Jimmy Savile was a monster. I refused to call him a man because he simply wasn’t human. Many people my age (21) know about Jimmy Savile but before I watched this BBC drama, I wasn’t fully aware of the scale of the atrocities this vile creature committed.
The BBC has come under a lot of criticism for making the drama, but I actually believe this was really important. We cannot forget about Jimmy Savile so that we don’t let anything like this ever happen again. The issue is many young people don’t really know about him. We’ve heard of him, and we all know he was a pedophile, but I don’t think many young people are even close to being aware of just how bad this was.
The drama feels eerily real. Steve Coogan's acting in the show is perfect. Whenever he’s on screen it makes your hair stand on its ends, it sends a harrowing shiver down your spine. At times, especially in the first 2 episodes, I found myself retching at what I was watching. I genuinely found myself wanting to be sick. That didn’t make me want to turn the series off though. I almost felt a duty to watch the entire series to educate myself on what this monster did. I felt I had to do it so his victims wouldn’t be forgotten.
Each episode starts and ends with recounts from three survivors of Jimmy Savile. They remind you this is very real. These were children who had their lives ruined. The first episode explores Savile as a DJ and how he used his power to abuse children around Leeds and Manchester. I had no idea how much influence he had even before he became a national celebrity. Before you first see him abusing children you see him abusing staff in one of his clubs. The young man goes to the police, but Savile is well-respected by them. It’s important context before seeing his truly vile crimes take place.
Perhaps the most interesting part of the drama for me surrounds his mother. I found myself on somewhat of a rollercoaster regarding my opinions on his mother whom Jimmy calls” The Duchess”. I found myself angry with her for not doing more to stop him when I felt she knew what was happening but then also found myself feeling upset for what is an old frail woman, also being manipulated by him. She’s a devout catholic and we see her often in confession. In the end, at least from my own understanding, it seems she knew God would be the final judge of him and whilst yes, she could’ve and should’ve gone to the police, this was her son.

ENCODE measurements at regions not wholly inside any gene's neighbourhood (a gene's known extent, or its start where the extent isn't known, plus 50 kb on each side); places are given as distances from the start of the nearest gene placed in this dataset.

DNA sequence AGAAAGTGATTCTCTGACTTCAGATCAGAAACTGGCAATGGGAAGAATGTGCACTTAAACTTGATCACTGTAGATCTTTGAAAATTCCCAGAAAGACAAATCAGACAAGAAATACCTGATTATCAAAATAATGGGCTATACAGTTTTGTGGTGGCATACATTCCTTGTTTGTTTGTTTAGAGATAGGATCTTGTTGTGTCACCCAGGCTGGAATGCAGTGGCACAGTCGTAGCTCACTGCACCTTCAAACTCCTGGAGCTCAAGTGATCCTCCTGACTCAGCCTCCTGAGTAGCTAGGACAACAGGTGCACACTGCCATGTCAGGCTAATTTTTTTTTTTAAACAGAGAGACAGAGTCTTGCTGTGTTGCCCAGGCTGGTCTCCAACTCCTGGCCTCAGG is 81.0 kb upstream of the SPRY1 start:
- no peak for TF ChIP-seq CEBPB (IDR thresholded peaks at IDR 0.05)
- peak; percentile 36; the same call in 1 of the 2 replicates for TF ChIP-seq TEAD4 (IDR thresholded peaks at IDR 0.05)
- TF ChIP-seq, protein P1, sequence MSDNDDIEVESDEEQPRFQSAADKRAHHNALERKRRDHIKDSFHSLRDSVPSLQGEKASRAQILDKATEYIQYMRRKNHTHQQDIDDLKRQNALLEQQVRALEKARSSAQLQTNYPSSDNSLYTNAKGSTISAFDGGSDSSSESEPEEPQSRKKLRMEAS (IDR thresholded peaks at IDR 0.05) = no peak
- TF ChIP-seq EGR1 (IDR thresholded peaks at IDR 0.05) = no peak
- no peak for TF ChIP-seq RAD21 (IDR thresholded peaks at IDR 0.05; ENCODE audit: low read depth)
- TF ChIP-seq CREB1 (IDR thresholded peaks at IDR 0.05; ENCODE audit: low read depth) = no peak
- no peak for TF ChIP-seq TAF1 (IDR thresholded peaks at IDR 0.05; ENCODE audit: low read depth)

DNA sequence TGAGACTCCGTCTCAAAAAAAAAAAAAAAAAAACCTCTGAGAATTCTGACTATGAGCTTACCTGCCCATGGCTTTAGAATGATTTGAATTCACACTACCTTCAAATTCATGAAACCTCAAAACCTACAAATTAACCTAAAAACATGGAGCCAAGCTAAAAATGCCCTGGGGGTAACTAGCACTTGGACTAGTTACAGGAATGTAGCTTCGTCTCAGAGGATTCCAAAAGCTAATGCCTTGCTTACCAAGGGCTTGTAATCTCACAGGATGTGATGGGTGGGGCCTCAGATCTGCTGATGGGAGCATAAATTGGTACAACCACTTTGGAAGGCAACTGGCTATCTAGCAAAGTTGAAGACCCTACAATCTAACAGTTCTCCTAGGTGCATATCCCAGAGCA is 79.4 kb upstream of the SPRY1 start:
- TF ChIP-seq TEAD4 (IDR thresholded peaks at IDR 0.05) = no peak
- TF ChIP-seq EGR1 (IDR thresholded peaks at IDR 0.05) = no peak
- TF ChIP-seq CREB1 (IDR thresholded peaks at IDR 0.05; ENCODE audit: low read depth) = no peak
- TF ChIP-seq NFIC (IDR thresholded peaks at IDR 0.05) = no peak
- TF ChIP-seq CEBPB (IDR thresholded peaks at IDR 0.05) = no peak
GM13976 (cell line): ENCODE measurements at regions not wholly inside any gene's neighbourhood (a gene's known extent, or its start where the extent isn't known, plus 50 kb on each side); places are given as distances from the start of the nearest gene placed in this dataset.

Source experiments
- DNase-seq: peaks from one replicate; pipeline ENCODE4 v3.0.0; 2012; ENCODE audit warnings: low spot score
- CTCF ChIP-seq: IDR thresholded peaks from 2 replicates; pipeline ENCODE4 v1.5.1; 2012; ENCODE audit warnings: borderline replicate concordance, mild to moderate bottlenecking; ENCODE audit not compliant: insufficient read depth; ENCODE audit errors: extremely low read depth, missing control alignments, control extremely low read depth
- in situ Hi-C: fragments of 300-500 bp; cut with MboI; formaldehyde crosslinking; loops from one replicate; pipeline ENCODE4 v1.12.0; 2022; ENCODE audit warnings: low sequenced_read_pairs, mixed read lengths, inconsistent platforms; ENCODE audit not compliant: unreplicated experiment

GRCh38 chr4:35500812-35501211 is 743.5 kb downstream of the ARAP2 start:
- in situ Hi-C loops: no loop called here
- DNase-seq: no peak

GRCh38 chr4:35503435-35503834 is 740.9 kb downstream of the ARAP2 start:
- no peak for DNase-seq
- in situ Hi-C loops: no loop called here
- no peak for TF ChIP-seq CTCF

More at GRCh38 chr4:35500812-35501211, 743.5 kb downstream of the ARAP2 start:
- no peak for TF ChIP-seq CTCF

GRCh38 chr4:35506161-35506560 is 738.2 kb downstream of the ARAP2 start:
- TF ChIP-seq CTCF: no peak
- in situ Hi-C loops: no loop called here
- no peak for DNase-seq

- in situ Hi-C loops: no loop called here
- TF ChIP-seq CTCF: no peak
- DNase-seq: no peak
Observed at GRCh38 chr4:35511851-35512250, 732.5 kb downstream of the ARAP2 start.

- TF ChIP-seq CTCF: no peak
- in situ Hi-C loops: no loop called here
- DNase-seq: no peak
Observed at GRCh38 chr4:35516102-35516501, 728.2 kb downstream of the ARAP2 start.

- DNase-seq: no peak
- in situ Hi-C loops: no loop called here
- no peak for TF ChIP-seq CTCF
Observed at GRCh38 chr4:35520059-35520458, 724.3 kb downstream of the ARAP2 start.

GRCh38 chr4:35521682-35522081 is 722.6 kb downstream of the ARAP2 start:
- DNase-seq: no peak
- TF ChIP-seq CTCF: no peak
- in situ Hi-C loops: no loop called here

One criticism I do have of the drama is its failure to point out just how catastrophic the BBC and NHS’s actions, or lack thereof, were. They show a brief investigation by the BBC that returns no conclusive evidence but don’t dive deeper into the people who let him get away with it for so long. To me, it conveyed that these people who should also hold some responsibilities were equally groomed by Savile. Except they weren’t groomed. They had some inkling of what was happening yet did nothing about it. They didn’t explore the greed of the BBC enough here, instead almost trying to make them out as innocent.
The failures of the Police were also brushed under the carpet. They show the police siding with Savile against a nightclub worker apart from that there’s one other scene where one of his victims has the courage to go to the police. They interview Savile but find no evidence. It’s just left at that. On one hand, I suppose it shows a true account of how little institutions did to stop Savile but on the other hand, it feels like the drama went a little soft on these people who knew what was happening yet chose to do nothing about it.
Should you watch The Reckoning? It really does depend. I would encourage my parents and older family members who know the horrors of Savile to steer away from the drama. They already know what happened and seeing it dramatised may come across as quite disrespectful. That being said, I think anybody under the age of 30 must watch this. You must educate yourself. You need to be aware of the true volume of his crimes and the extensive amount of time he was allowed to do this. Some things, despite them being truly horrid, we mustn’t forget. Jimmy Savile is one of those. We must remember so something like this cannot happen again.